ELIZABETHTON — They are coming. They are already on their way from Abingdon, Va., to Rocky Mount.
Men dressed for battle and carrying flintlock rifles will be converging on Sycamore Shoals State Historic Area this weekend for the 231st anniversary of the gathering of the Overmountain Men and their march to Kings Mountain to meet despised British commander Major Patrick Ferguson.
Because the men and women are re-enacting a well-known historical event, most of what is re-enacted remains the same each year. But Sycamore Shoals Seasonal Interpretive Ranger Chad Bogart said there are different stories depicted each year, which keeps it informative and entertaining for those who make the gathering an annual event.
“Last year we focused on the one of every seven men who were drafted to stay behind and defend the home front,” Bogart said. One of the focal points this year is near and dear to Bogart’s heart — the North Carolina militia that had retreated over the mountains to Sycamore Shoals after skirmishing with Ferguson during the summer.
“My ancestor was Col. Andrew Hampton, who led the Rutherford County Militia,” Bogart said. “The militias of Rutherford County and Burke County fought against Ferguson.”
Friction among the leaders of the two militias began to grow, especially after Hampton’s son was killed in one of the skirmishes. Bogart said Hampton blamed his son’s death on the leadership of the Burke County commander, Col. Charles McDowell.
About 160 of the North Carolina militia retreated through the mountains to Sycamore Shoals about two weeks before the famous gathering of the Overmountain Men. Bogart said Col. John Carter, the leader of the local forces, invited the North Carolinians to encamp on his plantation on the Watauga River, just a few miles upstream from Sycamore Shoals.
Bogart will talk about the role of the North Carolina militia during his annual Trail Talk, in which the listeners will proceed along the walking trail to see various sites of the park, including the area where the Overmountain Men crossed the Watauga River to be welcomed to Fort Watauga.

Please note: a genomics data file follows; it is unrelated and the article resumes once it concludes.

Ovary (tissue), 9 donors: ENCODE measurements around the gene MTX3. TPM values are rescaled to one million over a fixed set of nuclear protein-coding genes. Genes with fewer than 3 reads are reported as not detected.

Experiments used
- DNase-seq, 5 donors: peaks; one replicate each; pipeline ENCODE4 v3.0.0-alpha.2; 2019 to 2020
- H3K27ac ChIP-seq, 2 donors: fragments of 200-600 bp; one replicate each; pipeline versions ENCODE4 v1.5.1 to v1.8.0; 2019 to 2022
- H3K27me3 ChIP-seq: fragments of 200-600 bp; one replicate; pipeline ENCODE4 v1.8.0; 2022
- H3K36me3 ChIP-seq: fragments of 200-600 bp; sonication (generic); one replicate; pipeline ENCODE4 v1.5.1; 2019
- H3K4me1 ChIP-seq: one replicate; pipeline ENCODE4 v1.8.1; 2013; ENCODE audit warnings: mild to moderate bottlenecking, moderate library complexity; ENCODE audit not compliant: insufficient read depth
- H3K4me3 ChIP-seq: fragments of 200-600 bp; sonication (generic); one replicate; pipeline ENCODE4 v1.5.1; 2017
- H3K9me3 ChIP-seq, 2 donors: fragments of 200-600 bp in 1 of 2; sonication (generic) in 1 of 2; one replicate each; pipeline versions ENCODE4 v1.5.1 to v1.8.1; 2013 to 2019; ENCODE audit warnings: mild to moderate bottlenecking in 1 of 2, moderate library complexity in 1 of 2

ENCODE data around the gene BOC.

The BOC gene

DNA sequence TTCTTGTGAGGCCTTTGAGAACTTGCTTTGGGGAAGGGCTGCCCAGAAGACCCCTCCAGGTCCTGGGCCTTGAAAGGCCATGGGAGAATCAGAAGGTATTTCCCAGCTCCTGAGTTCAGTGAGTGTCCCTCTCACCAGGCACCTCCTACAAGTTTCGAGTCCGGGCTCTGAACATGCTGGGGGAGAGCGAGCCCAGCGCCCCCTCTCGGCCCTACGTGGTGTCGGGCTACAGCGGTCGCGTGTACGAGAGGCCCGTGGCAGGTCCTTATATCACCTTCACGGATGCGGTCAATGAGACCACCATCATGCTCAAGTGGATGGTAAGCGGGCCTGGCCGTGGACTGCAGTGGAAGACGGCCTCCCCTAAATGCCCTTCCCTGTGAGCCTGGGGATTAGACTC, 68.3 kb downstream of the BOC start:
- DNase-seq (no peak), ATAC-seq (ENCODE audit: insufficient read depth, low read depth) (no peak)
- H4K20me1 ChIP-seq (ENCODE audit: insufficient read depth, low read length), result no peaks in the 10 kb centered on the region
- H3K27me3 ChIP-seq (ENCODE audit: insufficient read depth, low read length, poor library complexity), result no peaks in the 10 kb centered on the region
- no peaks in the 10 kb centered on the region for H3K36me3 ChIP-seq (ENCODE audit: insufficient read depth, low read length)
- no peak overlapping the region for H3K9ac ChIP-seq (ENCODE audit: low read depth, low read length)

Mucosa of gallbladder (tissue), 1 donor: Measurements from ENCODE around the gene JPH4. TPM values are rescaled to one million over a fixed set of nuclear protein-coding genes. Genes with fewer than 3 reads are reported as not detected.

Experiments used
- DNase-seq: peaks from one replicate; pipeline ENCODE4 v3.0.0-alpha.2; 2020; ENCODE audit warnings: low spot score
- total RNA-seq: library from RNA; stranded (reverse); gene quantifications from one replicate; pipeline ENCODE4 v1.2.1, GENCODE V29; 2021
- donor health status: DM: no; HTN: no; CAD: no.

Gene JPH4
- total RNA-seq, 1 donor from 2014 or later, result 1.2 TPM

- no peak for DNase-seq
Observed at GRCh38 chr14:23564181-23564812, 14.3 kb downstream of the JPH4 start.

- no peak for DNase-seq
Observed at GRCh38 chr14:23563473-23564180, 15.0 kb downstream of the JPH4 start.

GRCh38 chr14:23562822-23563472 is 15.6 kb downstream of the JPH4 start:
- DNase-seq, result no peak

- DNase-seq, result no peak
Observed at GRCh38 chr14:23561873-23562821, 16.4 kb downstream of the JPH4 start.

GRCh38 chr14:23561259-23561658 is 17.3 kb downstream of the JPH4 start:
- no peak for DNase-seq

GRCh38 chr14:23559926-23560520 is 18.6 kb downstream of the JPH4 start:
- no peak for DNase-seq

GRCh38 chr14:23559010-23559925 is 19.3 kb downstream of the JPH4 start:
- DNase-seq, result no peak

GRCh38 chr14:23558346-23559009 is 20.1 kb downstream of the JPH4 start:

The re-enactment of Col. William Campbell’s Virginia Militia crossing the Watauga River is always a highlight of the annual event. This year, the crossing will take place at around 2 p.m. Sunday.
The re-enactment will begin at 10 a.m. Saturday, when the Washington County Militia will raise the flag, perform the opening drill and fire off a volley.
New this year will be performances by the Watauga Valley Fifes and Drums, a homegrown organization playing 18th-century music. The first performance will be at 11 a.m. Saturday and is titled “Echoes of Revolution.”
Another popular show is the artillery demonstration, which will take place at 2 p.m. Saturday.
The weekend is not all about the military, however. At 1 p.m., there will be a presentation on “Life on the Home Front,” which will look at women’s roles on the 18th-century frontier.
The re-enactment does not end with the weekend. On Monday at 8 a.m., there will be a re-enactment of the Rev. Samuel Doak’s sermon and prayer to the Overmountain Men as they prepared to depart the shoals on their way to destiny. George Cobb, a minister from Georgia, will portray Doak.
The re-enactors following the route taken by the Overmountain Men will then depart for Shelving Rock near Roan Mountain State Park. There will be storytellings and programs in the campsite near the historic rock where the Overmountain men stored their powder from the rain.
On Tuesday, the group will make the trek over the Roan at Yellow Mountain Gap.
Also on Monday, the students of West Side Elementary will make the trek from their school to Sycamore Shoals, where eight stations will be set up to explain the history of the occasion.